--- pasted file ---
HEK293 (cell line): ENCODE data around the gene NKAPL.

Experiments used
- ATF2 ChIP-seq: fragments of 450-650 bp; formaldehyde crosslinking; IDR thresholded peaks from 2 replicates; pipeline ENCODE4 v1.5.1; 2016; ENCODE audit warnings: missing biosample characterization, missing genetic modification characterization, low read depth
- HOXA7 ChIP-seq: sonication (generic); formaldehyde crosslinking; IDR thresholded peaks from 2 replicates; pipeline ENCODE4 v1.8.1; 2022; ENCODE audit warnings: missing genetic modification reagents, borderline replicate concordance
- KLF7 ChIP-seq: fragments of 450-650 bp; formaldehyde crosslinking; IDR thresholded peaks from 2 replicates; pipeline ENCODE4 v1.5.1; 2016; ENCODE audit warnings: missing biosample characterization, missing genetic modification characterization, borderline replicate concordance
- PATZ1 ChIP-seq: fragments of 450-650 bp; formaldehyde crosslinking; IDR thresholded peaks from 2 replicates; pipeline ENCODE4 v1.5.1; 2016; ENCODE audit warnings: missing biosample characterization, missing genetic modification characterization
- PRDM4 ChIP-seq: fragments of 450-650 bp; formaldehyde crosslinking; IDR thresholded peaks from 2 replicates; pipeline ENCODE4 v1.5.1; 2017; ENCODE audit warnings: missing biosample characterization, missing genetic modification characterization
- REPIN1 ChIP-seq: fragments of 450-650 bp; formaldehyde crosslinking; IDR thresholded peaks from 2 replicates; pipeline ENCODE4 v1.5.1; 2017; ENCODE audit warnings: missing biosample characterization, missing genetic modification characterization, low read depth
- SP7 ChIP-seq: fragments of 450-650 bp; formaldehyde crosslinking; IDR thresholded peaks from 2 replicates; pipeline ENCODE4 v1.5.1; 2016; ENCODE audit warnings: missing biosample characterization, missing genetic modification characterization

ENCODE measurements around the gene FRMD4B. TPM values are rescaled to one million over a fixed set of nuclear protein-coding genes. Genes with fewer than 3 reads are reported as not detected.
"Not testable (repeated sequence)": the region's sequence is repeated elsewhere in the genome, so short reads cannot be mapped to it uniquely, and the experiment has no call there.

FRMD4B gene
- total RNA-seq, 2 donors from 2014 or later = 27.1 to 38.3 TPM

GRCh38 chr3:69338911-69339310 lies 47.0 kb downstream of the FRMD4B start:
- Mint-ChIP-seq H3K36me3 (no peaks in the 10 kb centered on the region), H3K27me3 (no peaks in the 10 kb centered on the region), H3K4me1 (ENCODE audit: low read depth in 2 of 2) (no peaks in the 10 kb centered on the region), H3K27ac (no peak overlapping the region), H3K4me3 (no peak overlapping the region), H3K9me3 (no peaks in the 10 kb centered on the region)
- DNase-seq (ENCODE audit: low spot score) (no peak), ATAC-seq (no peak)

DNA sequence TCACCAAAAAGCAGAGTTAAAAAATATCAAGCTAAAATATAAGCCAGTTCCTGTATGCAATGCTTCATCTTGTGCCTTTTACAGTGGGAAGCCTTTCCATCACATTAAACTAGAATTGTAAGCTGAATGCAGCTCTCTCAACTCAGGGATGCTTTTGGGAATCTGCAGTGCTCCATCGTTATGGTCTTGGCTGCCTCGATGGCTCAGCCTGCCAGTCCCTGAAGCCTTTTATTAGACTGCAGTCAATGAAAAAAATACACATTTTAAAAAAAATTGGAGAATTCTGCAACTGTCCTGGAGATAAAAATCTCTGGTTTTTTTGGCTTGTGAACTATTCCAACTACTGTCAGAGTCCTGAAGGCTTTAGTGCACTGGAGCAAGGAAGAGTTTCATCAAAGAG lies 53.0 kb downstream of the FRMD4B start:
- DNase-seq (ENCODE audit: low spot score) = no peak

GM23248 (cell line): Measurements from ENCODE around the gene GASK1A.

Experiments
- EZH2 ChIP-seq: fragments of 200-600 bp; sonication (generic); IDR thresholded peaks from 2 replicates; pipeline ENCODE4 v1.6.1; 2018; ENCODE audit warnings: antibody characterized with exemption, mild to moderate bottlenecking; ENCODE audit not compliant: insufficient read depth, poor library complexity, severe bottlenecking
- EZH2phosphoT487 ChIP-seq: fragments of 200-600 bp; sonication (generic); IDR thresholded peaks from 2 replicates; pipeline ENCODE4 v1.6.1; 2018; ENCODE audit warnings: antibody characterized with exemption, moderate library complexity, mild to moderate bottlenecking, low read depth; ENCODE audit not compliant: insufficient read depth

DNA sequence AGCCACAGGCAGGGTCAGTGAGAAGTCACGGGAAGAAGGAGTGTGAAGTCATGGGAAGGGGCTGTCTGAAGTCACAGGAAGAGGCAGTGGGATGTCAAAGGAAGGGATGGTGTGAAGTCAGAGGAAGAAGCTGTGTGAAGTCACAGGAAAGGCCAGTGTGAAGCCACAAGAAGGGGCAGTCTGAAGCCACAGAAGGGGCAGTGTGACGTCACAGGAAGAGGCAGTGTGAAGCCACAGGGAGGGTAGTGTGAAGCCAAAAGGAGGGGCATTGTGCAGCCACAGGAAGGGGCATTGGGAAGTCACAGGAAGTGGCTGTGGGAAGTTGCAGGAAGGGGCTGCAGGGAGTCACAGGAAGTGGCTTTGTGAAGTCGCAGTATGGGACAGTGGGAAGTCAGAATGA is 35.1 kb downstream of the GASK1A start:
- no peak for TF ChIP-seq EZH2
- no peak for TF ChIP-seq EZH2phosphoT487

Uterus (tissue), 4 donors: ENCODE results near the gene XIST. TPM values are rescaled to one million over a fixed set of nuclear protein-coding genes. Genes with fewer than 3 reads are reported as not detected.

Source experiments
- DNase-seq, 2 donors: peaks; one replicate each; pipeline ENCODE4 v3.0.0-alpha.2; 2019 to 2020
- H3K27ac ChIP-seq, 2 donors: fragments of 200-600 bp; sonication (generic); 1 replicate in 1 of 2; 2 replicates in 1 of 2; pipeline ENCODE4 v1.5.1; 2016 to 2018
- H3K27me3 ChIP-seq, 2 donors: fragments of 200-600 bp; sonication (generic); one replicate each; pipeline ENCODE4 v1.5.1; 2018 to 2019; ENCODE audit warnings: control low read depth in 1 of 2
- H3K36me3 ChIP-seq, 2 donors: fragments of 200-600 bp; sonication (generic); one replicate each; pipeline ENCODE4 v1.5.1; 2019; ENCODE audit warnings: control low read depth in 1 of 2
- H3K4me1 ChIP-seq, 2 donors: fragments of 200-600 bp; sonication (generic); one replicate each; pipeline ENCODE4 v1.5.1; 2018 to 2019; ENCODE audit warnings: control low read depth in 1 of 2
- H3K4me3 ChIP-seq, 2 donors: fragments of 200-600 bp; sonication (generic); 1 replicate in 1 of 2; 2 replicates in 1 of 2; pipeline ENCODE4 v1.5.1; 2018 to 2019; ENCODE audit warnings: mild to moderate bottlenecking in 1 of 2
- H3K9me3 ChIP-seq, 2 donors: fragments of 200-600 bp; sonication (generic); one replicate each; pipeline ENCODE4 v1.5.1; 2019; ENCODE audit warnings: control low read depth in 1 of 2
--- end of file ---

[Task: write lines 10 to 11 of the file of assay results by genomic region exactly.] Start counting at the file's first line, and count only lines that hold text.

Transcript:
ENCODE measurements around the gene FRMD4B. TPM values are rescaled to one million over a fixed set of nuclear protein-coding genes. Genes with fewer than 3 reads are reported as not detected.
"Not testable (repeated sequence)": the region's sequence is repeated elsewhere in the genome, so short reads cannot be mapped to it uniquely, and the experiment has no call there.